Turn up the heat to high (or medium high like I did) add the frozen seafood, and bring the pan back to a boil, then turn down the heat to medium and cook at a robust simmer till the seafood is hot and cooked through, which should be 3 or 4 minutes.

Season with pepper to taste, and add the rest of the salt if required, sprinkle with any available herbs, if you feel like it, and serve, for pleasurable mopping, with some crusty bread. (I sprinkled fresh parsley and did not like it – not necessary.)


Cuban Cure Black Bean Soup

Cuban Black Bean Soup w Text

I was attracted to this Cuban Cure Black Bean Soup recipe in Nigella Christmas because of Nigella's remarks about why you'd make this during the holidays.  Here's her narrative:

This is the perfect antidote to an evening soured by too much office-party wine.
A clanging head finds solace in fire and fat, and this bean stew of a soup provides both,
with ease and speed.

I, of course, altered it because I didn't have all the exact ingredients, but close.  So mine is what I would call the healthier version. Plus I wanted to double it to make enough for leftovers. My favorite part is the fresh squeeze of a lime right on top of the soup just before taking a bite.  It's a very different taste for me – the coupling of a fresh fruit zest with a hearty bean and meat dish. 

So I'm publishing the original recipe first, then my version. Mine turned out very, very good, but I also want to make the original version to get that "fire and fat" effect from the sausage. The directions are the original, but with my notes in italics.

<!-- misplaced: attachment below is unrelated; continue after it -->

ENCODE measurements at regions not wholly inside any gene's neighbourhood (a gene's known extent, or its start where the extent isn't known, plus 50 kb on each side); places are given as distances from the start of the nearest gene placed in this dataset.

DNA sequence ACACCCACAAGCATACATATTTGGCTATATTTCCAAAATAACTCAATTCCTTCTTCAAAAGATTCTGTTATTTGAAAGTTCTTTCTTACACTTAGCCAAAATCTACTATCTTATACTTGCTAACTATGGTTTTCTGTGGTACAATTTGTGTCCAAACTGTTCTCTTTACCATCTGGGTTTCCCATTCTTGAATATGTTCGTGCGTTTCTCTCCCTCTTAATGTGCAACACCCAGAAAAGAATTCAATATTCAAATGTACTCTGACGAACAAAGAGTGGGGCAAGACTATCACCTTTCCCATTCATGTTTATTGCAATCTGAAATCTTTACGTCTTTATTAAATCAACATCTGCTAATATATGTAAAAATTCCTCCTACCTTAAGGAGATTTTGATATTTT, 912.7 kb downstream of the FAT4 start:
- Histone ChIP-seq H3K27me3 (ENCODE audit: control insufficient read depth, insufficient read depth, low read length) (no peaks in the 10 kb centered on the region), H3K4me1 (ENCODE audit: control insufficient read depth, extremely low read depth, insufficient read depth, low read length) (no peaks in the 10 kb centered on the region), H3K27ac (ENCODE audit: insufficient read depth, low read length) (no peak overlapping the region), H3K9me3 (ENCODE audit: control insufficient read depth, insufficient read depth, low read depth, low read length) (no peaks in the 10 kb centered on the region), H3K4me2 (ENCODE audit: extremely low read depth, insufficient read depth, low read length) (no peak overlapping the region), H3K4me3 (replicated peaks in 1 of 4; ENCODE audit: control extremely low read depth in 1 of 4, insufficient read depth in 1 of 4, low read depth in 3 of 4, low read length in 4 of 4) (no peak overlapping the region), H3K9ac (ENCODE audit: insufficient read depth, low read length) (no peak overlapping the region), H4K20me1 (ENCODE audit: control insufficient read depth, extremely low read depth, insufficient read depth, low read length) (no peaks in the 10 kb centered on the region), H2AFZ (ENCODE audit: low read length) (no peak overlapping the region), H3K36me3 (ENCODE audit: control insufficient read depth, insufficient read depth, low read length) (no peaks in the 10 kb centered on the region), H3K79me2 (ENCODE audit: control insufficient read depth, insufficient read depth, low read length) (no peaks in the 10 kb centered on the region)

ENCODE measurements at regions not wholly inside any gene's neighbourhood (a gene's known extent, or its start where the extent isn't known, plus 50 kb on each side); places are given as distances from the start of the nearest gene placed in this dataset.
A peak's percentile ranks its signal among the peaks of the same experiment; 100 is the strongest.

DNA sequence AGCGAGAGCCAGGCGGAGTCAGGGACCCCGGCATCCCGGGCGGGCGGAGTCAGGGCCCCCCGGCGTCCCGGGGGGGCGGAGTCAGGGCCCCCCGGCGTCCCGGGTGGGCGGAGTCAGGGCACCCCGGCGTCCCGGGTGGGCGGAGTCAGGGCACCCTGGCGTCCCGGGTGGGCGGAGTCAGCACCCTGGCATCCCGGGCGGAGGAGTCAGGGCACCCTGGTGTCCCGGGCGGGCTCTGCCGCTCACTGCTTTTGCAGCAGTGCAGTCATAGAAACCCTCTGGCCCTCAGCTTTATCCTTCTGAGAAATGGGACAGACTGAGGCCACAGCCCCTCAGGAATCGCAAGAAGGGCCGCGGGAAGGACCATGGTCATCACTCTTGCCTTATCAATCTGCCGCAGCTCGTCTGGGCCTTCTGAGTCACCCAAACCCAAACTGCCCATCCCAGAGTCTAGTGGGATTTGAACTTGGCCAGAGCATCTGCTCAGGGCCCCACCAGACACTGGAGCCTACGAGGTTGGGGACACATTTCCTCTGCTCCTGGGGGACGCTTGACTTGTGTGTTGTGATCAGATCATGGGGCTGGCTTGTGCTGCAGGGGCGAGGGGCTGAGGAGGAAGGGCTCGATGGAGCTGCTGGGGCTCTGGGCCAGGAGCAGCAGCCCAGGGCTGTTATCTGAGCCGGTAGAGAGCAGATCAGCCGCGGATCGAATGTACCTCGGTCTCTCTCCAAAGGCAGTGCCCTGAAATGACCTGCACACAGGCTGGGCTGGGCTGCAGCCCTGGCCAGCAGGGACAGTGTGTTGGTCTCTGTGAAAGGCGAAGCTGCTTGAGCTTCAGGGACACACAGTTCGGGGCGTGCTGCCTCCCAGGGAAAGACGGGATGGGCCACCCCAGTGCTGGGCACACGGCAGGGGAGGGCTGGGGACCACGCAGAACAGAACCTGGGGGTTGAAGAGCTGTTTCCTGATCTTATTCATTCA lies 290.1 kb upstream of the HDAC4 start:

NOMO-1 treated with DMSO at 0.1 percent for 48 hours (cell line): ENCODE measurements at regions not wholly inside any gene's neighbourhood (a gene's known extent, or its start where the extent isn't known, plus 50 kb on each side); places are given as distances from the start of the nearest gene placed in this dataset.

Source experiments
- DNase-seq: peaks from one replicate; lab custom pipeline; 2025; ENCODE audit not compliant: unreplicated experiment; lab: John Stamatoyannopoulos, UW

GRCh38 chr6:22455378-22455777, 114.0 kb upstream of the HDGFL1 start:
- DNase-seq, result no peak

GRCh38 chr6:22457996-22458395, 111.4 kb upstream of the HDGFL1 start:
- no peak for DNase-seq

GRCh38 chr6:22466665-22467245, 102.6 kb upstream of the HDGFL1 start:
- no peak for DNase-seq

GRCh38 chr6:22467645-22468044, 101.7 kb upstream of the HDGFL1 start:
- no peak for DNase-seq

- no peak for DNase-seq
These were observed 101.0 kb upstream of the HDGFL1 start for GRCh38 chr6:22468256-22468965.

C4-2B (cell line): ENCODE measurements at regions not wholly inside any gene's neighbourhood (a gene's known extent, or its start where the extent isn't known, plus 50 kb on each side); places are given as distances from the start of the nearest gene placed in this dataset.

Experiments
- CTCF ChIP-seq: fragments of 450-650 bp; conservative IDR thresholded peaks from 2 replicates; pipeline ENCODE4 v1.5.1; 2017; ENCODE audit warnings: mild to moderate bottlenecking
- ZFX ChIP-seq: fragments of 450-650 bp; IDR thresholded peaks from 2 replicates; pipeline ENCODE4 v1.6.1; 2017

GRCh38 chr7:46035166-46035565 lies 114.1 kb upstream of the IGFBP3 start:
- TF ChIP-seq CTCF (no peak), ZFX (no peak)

Goes great with some bakery fresh bread.

NOTE:  I used an immersion blender in the pan to cream some of the beans and tomatoes.  The outcome was ugly bean bits, no effect on the diced tomatoes, and a greyish colored broth.  Plus after serving a test bowl to Allen, he preferred more beans, so a 3rd can went in, which may or may not have been necessary had I not blended the beans. 

ANOTHER NOTE:  I was worried there wasn't going to be enough taste, with cumin as the only spice.  However, chorizo style meat will absolutely make up the rest of the flavor – whether sausage or chicken.

Cuban Cure Black Bean Soup
Compliments of JennaDish

From Nigella Lawson's recipe from Nigella Christmas


1/4 lb chorizo sausage (not the salami sort)
2 scallions
1/2 teaspoon ground cumin
15 oz can black beans, drained
Fresh tomato
2 cups good quality cartoned or canned chicken broth/stock
juice of 1 lime, or to taste (or packaged lime juice)
2-4 Tablespoons chopped fresh cilantro

Cuban Black Bean Soup
Compliments of JennaDish

Adapted from Nigella Lawson's recipe from Nigella Christmas


2-3 links chicken chorizo sausages (about 6-10 ounces)
3 teaspoons bacon fat or shortening
1 teaspoon ground cumin
2-3 15-ounce cans black beans, drained and rinsed
1 15-ounce can crushed (or diced) tomatoes
4 cups (32 ounces) chicken broth
1-2 limes cut in fat wedges
2-4 Tablespoons chopped fresh cilantro (or 2 teaspoons dried cilantro for sprinkling)

Cut the chorizo sausage into slices roughly 1/8 inch thick.  Then cut each coin in half or quarters as you wish. 

Cook the chorizo pieces in a dry saucepan for about 5 minutes, or until they give up their orange oil and crisp up a little.  Remove them with a slotted spatula to a bowl or plate.

Cut off the green parts of the scallions and reserve for slicing later, then finely slice the white part and add this to the pan slicked with orange oil (this is where I added the bacon fat since my chicken chorizo left no fat in the pan), along with the ground cumin, stirring everything together for a couple of minutes over a gentle heat.

Empty the drained black beans into the pan and roughly chop the tomato, adding the pieces – peel, seeds and all (I added the canned tomatoes) – along with the chicken broth.  Stir the pan and let it simmer, uncovered, for 10 minutes.

Ladle the soup into 2 bowls; add the reserved chorizo pieces, then give each bowl a good squirt of lime juice (I served with lime wedges to squirt bite by bite) and sprinkle with the finely sliced green part of the scalions and some chopped cilantro.